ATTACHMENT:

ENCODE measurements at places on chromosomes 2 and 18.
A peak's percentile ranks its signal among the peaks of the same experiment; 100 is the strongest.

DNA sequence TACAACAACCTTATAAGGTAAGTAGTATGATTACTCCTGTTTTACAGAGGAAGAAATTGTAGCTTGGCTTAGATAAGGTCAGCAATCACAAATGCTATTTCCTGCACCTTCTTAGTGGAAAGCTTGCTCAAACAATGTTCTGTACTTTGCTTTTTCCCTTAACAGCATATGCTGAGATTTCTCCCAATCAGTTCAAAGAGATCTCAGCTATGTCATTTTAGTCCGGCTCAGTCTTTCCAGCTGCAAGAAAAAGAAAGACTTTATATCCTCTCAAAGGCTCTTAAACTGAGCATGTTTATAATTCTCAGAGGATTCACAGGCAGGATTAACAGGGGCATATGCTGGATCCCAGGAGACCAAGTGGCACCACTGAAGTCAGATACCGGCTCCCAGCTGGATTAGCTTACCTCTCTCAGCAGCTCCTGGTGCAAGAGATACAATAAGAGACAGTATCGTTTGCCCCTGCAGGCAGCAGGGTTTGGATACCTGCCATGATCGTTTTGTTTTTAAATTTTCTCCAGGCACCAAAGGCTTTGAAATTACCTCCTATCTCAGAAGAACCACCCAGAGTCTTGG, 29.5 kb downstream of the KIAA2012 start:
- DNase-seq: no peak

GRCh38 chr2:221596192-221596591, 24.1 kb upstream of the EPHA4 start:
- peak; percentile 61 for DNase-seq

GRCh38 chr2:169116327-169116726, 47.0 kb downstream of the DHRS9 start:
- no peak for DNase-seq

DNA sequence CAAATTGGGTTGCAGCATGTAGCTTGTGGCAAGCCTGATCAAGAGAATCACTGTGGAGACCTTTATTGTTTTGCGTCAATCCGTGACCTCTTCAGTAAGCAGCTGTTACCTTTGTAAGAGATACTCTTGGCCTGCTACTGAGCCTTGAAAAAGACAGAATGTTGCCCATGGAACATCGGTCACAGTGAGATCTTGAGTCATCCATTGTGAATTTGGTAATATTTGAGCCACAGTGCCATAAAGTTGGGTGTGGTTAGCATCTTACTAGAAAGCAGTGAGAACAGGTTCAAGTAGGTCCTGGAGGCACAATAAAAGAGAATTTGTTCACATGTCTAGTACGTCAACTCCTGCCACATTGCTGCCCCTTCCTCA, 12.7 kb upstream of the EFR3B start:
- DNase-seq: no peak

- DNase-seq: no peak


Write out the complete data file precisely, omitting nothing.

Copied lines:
ENCODE measurements at places on chromosomes 2 and 18.
A peak's percentile ranks its signal among the peaks of the same experiment; 100 is the strongest.

DNA sequence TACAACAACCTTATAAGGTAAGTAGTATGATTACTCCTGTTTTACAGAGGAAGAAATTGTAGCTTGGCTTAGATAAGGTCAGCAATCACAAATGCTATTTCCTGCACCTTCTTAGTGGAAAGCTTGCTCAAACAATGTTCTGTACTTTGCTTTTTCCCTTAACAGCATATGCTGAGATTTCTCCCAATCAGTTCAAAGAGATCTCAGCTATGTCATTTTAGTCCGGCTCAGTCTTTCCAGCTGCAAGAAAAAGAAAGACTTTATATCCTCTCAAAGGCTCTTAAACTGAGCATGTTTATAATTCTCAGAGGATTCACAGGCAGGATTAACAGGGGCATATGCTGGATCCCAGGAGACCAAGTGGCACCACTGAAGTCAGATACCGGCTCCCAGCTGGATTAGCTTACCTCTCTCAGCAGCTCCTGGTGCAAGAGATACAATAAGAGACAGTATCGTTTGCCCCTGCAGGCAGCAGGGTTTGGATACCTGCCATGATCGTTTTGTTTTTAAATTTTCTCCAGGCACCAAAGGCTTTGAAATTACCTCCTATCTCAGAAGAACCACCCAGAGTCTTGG, 29.5 kb downstream of the KIAA2012 start:
- DNase-seq: no peak

GRCh38 chr2:221596192-221596591, 24.1 kb upstream of the EPHA4 start:
- peak; percentile 61 for DNase-seq

GRCh38 chr2:169116327-169116726, 47.0 kb downstream of the DHRS9 start:
- no peak for DNase-seq

DNA sequence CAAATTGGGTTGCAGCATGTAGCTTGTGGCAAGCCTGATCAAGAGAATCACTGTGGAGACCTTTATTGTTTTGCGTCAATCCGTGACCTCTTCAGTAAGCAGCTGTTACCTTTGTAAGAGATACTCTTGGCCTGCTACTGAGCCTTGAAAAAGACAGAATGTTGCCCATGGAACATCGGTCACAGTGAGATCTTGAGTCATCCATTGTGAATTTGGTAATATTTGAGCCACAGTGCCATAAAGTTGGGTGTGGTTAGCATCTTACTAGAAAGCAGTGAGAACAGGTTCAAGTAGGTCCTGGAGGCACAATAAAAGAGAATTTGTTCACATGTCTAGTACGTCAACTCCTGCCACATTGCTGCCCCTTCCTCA, 12.7 kb upstream of the EFR3B start:
- DNase-seq: no peak

- DNase-seq: no peak